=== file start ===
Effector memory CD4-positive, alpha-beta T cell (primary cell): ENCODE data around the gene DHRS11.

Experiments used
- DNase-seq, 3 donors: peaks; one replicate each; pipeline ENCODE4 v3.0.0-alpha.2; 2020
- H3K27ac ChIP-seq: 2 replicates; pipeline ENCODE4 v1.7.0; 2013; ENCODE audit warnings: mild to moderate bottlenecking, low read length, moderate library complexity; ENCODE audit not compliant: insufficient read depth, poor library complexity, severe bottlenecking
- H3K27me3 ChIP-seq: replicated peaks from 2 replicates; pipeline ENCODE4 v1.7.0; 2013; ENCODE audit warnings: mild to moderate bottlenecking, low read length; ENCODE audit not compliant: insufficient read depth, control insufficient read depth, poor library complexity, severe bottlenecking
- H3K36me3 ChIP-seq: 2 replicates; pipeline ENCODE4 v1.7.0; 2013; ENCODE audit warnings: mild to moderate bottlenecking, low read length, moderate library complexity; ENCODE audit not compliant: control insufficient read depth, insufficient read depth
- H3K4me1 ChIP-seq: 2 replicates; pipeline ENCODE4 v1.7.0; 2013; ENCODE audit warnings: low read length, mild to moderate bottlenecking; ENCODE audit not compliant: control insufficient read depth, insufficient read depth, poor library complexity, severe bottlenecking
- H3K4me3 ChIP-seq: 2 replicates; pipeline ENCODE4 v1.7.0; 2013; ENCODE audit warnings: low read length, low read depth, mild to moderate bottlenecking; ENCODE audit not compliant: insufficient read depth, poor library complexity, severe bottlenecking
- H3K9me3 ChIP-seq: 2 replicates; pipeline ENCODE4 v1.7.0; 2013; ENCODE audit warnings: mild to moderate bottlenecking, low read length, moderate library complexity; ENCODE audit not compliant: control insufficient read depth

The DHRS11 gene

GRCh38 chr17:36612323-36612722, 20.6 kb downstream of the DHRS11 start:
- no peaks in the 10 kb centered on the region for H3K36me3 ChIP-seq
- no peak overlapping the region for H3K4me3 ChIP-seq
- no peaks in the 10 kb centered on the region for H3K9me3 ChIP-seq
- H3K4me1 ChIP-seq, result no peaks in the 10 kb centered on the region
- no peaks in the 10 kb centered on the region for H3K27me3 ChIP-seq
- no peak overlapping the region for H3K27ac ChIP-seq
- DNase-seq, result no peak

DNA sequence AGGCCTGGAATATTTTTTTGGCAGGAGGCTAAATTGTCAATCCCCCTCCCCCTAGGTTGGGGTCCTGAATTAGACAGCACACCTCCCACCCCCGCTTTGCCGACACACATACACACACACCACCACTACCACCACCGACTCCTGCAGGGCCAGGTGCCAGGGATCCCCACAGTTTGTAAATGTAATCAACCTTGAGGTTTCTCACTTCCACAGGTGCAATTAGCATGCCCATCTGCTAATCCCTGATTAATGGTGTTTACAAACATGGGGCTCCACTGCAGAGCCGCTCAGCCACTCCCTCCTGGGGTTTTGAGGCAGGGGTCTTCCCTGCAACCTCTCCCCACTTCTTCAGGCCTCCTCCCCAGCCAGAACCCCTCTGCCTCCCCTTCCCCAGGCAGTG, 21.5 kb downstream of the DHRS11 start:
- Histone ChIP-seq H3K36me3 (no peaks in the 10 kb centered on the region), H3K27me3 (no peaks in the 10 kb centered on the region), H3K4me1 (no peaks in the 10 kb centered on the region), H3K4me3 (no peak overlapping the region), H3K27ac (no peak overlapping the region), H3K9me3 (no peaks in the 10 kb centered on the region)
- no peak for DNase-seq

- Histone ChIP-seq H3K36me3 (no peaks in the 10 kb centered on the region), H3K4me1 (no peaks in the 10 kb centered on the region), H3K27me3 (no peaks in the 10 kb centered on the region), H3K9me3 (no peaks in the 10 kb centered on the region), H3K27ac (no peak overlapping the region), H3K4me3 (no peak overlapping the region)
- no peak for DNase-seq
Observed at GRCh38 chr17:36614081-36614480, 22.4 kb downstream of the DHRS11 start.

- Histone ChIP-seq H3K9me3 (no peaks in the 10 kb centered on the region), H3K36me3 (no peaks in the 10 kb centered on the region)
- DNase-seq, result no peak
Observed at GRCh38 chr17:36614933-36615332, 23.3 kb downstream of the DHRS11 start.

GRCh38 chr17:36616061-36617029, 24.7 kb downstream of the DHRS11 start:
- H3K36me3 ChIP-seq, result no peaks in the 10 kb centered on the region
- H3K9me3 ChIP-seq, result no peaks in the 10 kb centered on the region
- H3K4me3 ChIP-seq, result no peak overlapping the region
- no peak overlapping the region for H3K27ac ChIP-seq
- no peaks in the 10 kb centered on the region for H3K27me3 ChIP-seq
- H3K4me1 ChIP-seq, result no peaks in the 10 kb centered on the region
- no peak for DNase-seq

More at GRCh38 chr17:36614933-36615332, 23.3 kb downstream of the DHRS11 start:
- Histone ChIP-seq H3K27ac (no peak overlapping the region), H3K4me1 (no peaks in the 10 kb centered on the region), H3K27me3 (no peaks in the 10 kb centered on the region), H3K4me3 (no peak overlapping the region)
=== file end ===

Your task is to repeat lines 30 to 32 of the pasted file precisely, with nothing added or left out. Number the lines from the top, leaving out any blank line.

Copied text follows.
- H3K9me3 ChIP-seq, result no peaks in the 10 kb centered on the region
- H3K4me3 ChIP-seq, result no peak overlapping the region
- no peak overlapping the region for H3K27ac ChIP-seq